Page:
Co-Parenting Success: Florida Single Mom Is Grateful For Son's Father Who Doesn't Pay Child Support - Here's Why!

By Amanda Moore, Parent Herald March 16, 04:00 am

A Florida single mom expressed her gratitude for the father of her son and their unusually inspiring story is going viral. Jon Megason has never paid child support but his ex-partner Jessica Singleton is still singing his praises.

Singleton posted her appreciation for her ex-partner on Facebook. She said even if she's no longer with Megason, she can still rely on him for many things especially when it comes to co-parenting their little boy, Pierson.

Singleton doesn't even have any problems with Megason when it comes to child support, so the ex-couple didn't need to settle things in court. "This is a man who doesn't pay a dime through the state because when my son needs new clothes, I just call him," Singleton related.

Apart from helping her out with Pierson, the single mom said her ex lends her a shoulder to cry on when she's stressed out. The Florida mom, however, admitted getting to this level with Megason, where they can truly co-parent positively, was not an easy journey.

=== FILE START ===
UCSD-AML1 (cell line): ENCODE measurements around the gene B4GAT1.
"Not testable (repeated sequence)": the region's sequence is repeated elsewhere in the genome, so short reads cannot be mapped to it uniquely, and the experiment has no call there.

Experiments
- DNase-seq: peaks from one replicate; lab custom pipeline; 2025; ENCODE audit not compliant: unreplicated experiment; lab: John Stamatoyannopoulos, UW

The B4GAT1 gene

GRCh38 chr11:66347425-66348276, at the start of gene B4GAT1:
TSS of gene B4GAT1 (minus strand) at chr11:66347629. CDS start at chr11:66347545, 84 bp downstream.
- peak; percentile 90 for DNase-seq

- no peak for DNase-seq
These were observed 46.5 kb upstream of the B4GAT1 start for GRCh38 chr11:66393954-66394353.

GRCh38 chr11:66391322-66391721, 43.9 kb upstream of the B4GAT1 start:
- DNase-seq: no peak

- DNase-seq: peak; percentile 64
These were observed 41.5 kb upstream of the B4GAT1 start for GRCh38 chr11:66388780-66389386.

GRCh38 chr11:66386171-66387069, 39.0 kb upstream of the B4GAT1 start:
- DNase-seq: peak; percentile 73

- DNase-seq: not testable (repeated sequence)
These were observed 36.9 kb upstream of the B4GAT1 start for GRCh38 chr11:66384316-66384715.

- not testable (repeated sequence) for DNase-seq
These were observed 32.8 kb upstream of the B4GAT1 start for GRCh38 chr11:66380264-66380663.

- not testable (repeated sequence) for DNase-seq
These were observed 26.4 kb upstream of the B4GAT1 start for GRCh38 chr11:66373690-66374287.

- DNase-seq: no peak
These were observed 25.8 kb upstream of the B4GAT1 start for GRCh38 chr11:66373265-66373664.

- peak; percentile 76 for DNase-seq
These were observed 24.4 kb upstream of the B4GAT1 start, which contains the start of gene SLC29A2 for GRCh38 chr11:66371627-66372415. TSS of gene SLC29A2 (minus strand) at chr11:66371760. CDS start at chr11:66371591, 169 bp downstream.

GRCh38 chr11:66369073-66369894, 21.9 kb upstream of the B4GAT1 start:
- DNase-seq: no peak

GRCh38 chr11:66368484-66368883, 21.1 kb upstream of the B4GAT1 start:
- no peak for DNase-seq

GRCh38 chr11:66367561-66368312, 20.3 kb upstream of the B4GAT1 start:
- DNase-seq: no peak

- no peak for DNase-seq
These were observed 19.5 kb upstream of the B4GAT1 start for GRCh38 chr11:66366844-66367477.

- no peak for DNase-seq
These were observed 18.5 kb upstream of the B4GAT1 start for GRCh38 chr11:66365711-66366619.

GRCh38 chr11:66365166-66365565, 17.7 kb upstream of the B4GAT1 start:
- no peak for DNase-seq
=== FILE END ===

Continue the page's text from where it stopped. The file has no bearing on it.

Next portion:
"The amount of obstacles we've had to overcome to get to this point are tremendous. This was not easy, this was a choice." Read Singleton's entire message praising her ex-partner and co-parent below.

The post has received over 165,000 likes, 137,000 shares and 17,000 comments as of press time. Megason, on the other hand, also responded with his own post on Facebook to praise his co-parent.

The positive messages about their co-parenting left commenters wondering why the two individuals aren't together, according to Good Housekeeping. One person simply stated that being great parents is different from being great romantic partners.

Experts remind former couples that the kind of relationship they have with each other after the breakdown of a relationship impacts the children. If they can have a positive relationship, then the kids can also have a good bond with both parents, which will help them adjust to the situation physically, emotionally and even mentally or academically, according to Divorce Magazine.

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